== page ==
If a little is good, much more is better is not a good mantra for mulching. For the overall sense of proper mulching technique, take a cue from Mother Nature. In a forest or natural setting, you’ll commonly see a 2-4 inch layer of fallen leaves, stems, fruits and bark, often referred to as “duff”. Over time, the nutrients in the duff materials decompose, recycling nutrients back to the tree. As much as is feasible, replicate this phenomenon for new plantings. Avoid applying massive depths of mulch or mounding it up on the trunk in a volcano appearance.
Various sources of mulch can be utilized, but in general, natural/organic mulch is best – wood chips, bark chunks, pine needles, cypress, cedar and hardwood. Rock mulches have become popular because of their color and the lesser need for replacement, but they are much harsher on new trees as they add heat and don’t decompose to recycle nutrients.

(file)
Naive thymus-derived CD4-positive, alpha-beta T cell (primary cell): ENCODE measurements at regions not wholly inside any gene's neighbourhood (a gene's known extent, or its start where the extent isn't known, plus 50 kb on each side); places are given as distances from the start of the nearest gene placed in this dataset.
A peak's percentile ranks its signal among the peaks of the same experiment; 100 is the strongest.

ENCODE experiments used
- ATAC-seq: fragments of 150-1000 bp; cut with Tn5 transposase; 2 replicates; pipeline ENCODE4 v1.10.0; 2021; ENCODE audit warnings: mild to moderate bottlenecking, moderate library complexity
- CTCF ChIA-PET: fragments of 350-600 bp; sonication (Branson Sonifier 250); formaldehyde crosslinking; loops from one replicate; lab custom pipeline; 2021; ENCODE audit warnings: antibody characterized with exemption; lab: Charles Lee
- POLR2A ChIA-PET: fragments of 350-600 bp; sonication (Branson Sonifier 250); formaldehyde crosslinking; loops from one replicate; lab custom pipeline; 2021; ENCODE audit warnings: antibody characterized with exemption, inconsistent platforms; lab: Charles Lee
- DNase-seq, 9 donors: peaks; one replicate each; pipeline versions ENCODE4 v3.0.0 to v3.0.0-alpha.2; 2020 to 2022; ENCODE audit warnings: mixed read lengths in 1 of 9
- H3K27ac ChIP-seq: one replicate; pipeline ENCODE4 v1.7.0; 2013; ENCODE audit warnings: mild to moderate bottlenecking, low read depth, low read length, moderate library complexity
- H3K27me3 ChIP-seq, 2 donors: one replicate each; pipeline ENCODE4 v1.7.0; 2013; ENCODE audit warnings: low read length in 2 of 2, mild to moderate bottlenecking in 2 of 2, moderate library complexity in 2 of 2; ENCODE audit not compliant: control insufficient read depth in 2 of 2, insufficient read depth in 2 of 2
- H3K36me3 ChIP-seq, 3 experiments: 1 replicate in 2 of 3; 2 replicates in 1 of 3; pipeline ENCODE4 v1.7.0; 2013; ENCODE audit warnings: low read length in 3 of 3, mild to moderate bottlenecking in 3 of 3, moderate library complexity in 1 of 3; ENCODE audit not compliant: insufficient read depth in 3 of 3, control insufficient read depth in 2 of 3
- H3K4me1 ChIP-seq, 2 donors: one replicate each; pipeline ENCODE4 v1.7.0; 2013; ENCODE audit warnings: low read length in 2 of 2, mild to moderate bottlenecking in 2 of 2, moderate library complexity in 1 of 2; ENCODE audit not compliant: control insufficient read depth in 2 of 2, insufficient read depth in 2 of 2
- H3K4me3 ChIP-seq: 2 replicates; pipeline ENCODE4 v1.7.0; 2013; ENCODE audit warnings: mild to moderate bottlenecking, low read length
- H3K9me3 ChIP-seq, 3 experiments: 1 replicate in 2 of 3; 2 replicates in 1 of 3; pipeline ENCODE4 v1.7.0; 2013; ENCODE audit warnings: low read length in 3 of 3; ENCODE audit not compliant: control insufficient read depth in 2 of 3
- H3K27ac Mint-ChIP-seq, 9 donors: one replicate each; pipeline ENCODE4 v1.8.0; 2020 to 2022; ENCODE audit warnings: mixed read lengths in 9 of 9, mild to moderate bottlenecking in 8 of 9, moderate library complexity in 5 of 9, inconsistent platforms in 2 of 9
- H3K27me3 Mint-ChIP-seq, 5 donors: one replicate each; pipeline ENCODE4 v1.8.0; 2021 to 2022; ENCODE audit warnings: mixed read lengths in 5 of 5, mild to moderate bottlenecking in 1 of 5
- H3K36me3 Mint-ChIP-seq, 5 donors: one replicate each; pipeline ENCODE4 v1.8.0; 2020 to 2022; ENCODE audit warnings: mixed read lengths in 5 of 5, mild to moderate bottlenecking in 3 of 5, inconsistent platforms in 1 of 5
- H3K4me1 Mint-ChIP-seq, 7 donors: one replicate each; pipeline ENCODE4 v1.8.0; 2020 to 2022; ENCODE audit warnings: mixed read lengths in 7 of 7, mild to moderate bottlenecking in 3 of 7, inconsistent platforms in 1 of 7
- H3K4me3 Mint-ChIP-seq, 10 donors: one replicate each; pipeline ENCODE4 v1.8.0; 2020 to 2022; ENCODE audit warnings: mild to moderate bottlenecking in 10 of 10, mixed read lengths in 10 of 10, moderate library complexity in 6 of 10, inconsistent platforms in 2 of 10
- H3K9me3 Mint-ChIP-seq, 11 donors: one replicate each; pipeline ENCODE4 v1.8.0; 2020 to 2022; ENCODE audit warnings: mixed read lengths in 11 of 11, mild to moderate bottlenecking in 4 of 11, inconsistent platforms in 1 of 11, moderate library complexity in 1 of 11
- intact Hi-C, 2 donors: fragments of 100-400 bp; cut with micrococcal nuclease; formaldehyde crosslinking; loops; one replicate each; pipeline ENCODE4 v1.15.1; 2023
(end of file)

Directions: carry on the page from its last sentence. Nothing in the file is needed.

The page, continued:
Weed mats under the mulch are another common but unnecessary material. While allowing water infiltration and oxygen exchange, they usually cause problems with weeds actually growing in the fine pore spaces of the mat. And, as with staking, they require the input of resources. However, on a moderate to severe slope, they can be of some assistance in holding freshly dug soil in place.